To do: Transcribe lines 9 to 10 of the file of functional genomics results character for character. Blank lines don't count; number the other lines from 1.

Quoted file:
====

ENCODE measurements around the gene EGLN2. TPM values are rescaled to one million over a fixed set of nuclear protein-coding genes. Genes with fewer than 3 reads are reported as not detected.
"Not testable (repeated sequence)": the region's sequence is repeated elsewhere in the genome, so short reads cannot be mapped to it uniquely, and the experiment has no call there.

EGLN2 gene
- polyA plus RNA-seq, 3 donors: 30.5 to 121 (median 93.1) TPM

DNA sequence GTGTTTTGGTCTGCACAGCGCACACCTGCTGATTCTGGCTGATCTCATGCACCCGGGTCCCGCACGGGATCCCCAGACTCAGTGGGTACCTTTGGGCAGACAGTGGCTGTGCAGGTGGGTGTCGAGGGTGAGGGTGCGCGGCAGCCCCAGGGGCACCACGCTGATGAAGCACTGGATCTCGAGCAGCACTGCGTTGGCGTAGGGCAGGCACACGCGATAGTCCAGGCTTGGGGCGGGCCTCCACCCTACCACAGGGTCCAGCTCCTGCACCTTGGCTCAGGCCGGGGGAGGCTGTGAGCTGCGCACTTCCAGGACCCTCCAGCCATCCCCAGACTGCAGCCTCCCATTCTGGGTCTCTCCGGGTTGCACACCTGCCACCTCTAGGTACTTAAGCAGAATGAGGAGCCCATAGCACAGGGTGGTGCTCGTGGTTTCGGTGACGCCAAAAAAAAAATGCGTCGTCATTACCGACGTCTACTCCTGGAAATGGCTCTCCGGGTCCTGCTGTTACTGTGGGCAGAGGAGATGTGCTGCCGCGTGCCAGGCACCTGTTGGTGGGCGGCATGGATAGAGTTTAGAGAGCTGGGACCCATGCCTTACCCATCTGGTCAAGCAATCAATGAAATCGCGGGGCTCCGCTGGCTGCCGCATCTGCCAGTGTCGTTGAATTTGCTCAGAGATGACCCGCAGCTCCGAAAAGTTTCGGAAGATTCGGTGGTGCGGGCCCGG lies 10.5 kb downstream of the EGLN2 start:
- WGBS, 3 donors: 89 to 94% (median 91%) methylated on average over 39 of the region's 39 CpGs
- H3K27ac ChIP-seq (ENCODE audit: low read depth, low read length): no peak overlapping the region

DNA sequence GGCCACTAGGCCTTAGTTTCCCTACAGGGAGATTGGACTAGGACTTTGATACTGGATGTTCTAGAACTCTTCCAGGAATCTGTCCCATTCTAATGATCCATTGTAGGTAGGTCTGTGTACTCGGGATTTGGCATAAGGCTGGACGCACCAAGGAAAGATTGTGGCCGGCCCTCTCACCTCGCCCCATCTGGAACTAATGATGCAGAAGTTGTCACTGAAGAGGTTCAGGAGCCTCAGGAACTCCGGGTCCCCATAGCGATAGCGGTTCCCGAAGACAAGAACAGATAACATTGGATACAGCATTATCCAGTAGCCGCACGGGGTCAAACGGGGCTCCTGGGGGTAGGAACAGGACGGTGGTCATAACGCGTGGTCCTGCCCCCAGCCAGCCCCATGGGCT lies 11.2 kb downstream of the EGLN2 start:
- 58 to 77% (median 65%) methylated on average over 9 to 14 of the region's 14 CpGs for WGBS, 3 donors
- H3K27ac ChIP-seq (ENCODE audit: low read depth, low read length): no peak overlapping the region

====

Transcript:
- 58 to 77% (median 65%) methylated on average over 9 to 14 of the region's 14 CpGs for WGBS, 3 donors
- H3K27ac ChIP-seq (ENCODE audit: low read depth, low read length): no peak overlapping the region